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Exclusive: New Seattle National Archives to be a ‘very large project’

May 29, 2024, 4:06 PM | Updated: May 30, 2024, 7:36 am

Image: The current Seattle branch of the National Archives will be replaced by a new facility at a ...

The current Seattle branch of the National Archives will be replaced by a new facility at a new location; $9 million in funding has been secured for planning and design, and that work gets underway later this year. (Photo: Feliks Banel, KIRO Newsradio)

(Photo: Feliks Banel, KIRO Newsradio)

As KIRO Newsradio reported in March, the federal government has secured funding and is taking initial steps to plan for a new facility to house the once-threatened Seattle branch of the National Archives and Records Administration (NARA). News of the potential for funding was first shared by KIRO Newsradio in October 2023 in an exclusive interview with Archivist of the United States, and head of NARA, Dr. Colleen Shogan.

Earlier this month, KIRO Newsradio spoke to a pair of federal officials directly involved for a preview of what’s to come in what will be a long process to develop and build the new facility. All of this new activity with an eye to the future is a radical departure from the roller-coaster ride for the National Archives in Seattle which stretched from January 2020 to April 2021, and which ultimately ended when the Office of Management and Budget formally withdrew plans to close the current Seattle facility and sell the real estate.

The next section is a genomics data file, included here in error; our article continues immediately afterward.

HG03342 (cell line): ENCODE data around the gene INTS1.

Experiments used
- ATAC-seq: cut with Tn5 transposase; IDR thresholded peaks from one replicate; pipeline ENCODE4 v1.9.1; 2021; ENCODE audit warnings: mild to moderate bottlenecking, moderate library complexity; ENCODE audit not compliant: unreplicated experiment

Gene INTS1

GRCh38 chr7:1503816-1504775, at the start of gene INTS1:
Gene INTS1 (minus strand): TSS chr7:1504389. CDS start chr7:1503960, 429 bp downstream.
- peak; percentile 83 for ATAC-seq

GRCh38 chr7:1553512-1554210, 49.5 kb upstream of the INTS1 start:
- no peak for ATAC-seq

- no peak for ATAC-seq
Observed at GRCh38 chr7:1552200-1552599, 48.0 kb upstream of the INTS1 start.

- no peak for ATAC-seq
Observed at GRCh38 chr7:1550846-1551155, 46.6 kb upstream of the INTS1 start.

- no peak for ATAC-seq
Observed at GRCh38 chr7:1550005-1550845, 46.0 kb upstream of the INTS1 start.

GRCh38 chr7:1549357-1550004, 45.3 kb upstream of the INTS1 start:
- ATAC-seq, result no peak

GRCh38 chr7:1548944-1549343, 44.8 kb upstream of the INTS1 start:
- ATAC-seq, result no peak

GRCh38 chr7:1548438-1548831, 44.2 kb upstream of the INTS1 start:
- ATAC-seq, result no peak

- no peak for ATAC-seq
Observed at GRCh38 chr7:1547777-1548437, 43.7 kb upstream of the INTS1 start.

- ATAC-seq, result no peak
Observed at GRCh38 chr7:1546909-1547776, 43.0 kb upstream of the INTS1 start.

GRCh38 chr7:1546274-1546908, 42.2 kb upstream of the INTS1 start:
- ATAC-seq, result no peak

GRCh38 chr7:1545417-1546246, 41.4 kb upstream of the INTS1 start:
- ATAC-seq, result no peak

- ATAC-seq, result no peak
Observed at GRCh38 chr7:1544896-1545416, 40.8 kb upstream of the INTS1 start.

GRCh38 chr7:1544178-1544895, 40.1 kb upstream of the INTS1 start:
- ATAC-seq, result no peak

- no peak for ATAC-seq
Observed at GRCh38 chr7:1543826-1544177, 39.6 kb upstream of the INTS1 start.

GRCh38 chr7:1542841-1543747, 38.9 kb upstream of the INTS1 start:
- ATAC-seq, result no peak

The $9 million in funding is for planning and design of a structure to replace the aging warehouse near Sand Point which NARA currently calls home for its collection of materials related to Washington, Oregon, Idaho and Alaska. The building, which NARA has occupied since the early 1960s, dates back to World War II when it was created as a warehouse for the nearby U.S. Navy base at what’s now Magnuson Park in Seattle.

‘A very large project’

The current building needs some major repairs in order to protect the important and often priceless U.S. government documents, photos and maps dating as far back to the 19th century; a small portion of the $9 million will be used for the most urgent repairs at Sand Point.

It has not yet been determined what the total budget for the new NARA facility will be, but those funds will be significant, and will require separate Congressional approval. Also not determined yet is the timeline for when the new facility will open, but officials told KIRO Newsradio that a 7-to-10-year range is a good estimate.

A decade is a long time, even in the world of history and archives. However, because the threatened closure of the current Seattle facility in 2020 was so contentious and came completely out of the blue – courtesy of the obscure federal agency called the Public Buildings Reform Board – KIRO Newsradio reached out to the federal agencies directly involved to hear sooner rather than later about how plans will unfold, and how the public will be engaged in the process.